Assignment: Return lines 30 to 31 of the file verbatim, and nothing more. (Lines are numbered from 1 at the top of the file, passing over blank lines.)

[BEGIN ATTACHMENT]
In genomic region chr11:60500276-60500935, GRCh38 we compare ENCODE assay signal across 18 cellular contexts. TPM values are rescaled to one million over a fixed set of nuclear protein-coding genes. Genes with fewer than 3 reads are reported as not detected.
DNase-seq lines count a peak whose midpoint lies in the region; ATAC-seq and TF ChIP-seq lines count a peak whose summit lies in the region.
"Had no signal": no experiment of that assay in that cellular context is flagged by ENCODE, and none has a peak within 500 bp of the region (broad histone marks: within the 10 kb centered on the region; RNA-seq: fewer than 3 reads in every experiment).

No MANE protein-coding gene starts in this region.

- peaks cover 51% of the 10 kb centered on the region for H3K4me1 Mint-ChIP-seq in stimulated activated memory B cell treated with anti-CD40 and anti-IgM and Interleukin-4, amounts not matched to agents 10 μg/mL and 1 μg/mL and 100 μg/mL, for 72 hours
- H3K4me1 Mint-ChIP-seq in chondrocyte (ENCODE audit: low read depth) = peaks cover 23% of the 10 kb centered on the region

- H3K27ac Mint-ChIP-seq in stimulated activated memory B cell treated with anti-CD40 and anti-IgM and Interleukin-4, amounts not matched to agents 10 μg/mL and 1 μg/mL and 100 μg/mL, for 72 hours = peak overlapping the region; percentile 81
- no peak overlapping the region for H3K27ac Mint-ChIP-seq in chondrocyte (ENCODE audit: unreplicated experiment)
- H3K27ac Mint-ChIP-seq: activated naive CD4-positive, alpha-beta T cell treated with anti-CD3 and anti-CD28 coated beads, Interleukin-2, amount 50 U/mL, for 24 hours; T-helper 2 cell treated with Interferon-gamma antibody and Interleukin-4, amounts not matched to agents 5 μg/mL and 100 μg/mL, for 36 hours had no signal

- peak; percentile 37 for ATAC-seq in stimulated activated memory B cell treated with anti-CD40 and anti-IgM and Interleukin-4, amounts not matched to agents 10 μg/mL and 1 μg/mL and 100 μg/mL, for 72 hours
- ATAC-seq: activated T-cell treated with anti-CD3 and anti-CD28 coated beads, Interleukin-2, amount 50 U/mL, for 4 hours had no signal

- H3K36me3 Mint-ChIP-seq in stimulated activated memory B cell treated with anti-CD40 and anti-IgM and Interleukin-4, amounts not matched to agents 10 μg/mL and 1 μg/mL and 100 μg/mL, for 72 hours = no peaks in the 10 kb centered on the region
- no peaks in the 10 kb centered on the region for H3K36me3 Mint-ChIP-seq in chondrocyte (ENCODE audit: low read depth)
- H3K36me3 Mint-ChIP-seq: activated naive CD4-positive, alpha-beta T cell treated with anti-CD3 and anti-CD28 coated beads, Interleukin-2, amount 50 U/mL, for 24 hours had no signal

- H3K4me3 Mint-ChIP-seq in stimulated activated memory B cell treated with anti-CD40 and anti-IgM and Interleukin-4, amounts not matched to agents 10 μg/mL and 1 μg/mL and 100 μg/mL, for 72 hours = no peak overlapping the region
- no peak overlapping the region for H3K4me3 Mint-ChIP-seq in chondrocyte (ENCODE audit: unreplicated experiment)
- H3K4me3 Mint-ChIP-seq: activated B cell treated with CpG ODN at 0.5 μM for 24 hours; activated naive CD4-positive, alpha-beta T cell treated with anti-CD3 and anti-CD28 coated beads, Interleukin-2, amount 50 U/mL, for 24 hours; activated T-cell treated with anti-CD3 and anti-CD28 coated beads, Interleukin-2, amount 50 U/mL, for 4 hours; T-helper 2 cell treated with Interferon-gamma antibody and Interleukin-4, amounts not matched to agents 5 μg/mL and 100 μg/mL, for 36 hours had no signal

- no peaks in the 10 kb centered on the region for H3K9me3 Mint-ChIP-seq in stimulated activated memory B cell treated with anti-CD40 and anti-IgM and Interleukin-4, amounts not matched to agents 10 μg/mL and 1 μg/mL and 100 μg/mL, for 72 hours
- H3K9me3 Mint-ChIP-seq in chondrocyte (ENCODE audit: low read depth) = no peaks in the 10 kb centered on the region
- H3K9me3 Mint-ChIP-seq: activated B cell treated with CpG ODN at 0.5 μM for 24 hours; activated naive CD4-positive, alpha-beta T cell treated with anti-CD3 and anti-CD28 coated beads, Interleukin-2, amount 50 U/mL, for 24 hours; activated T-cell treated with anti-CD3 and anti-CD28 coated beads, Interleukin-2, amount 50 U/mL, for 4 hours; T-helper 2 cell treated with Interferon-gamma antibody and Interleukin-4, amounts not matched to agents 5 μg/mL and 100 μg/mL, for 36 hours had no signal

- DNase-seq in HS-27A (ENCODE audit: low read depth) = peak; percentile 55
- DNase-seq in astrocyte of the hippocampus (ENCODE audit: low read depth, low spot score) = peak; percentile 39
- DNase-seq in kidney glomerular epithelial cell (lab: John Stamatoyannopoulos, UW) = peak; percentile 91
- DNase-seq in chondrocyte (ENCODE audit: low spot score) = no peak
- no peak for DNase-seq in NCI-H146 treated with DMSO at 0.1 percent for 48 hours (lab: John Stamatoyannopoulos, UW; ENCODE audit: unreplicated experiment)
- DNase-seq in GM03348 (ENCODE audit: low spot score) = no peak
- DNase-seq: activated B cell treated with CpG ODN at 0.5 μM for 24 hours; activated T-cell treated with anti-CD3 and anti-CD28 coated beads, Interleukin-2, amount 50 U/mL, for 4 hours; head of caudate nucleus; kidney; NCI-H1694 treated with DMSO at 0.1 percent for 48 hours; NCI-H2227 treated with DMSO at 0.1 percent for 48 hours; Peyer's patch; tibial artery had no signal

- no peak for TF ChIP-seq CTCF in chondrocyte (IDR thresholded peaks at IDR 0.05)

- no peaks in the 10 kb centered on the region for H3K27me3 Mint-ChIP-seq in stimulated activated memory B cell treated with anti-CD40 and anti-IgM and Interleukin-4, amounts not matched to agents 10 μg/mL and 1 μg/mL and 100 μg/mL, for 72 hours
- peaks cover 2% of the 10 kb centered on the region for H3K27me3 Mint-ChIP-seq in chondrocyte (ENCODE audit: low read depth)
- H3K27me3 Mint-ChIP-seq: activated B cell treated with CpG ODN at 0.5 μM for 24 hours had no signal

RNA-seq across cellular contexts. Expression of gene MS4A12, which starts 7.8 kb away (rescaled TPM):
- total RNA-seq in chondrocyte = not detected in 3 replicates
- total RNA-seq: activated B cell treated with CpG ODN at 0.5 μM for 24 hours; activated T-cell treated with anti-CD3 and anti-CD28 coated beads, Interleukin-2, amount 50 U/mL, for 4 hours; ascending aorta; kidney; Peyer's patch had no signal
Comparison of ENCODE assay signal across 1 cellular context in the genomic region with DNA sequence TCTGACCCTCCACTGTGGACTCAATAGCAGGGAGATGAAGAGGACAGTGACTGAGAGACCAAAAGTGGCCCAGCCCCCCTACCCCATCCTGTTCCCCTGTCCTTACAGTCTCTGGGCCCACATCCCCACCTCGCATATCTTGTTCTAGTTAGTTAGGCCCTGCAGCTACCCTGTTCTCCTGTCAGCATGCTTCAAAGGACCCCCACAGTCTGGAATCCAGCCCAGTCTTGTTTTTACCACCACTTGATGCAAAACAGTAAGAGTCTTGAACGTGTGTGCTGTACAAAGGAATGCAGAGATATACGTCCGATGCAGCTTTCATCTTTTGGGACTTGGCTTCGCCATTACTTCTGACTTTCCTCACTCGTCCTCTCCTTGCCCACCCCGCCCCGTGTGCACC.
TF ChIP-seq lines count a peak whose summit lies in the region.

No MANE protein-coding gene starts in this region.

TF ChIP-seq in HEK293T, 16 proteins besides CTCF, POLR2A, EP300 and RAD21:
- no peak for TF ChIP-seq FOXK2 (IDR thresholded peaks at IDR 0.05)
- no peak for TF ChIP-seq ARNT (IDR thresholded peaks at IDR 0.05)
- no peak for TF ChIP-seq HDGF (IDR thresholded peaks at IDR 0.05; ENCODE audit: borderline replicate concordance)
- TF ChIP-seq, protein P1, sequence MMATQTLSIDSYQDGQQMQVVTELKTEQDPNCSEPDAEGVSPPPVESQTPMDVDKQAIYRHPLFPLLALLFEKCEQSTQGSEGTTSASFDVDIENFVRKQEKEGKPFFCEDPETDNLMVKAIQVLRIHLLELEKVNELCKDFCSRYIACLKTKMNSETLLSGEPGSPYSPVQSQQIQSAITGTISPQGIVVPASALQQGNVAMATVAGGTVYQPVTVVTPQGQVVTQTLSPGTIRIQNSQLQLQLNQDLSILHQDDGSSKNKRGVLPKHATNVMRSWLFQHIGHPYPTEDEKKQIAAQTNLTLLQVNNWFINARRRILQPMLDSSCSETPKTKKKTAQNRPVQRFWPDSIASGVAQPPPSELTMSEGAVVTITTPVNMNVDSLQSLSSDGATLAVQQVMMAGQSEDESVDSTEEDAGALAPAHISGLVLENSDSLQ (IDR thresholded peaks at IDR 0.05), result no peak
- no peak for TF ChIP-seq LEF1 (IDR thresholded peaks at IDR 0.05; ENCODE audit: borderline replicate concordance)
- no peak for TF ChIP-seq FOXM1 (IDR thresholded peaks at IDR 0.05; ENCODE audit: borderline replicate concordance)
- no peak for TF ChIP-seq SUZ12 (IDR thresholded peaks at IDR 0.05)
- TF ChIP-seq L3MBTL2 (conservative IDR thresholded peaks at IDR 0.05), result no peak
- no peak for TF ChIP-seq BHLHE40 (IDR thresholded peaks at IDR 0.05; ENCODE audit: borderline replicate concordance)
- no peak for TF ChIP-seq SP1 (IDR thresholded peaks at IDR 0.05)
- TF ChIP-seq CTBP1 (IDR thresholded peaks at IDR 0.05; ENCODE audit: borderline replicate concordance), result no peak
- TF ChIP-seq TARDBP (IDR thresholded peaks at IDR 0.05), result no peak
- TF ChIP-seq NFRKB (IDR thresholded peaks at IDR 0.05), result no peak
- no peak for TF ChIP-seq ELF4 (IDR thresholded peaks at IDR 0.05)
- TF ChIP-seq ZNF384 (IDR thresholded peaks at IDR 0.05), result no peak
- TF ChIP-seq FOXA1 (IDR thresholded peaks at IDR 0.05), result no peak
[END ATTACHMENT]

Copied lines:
- peaks cover 2% of the 10 kb centered on the region for H3K27me3 Mint-ChIP-seq in chondrocyte (ENCODE audit: low read depth)
- H3K27me3 Mint-ChIP-seq: activated B cell treated with CpG ODN at 0.5 μM for 24 hours had no signal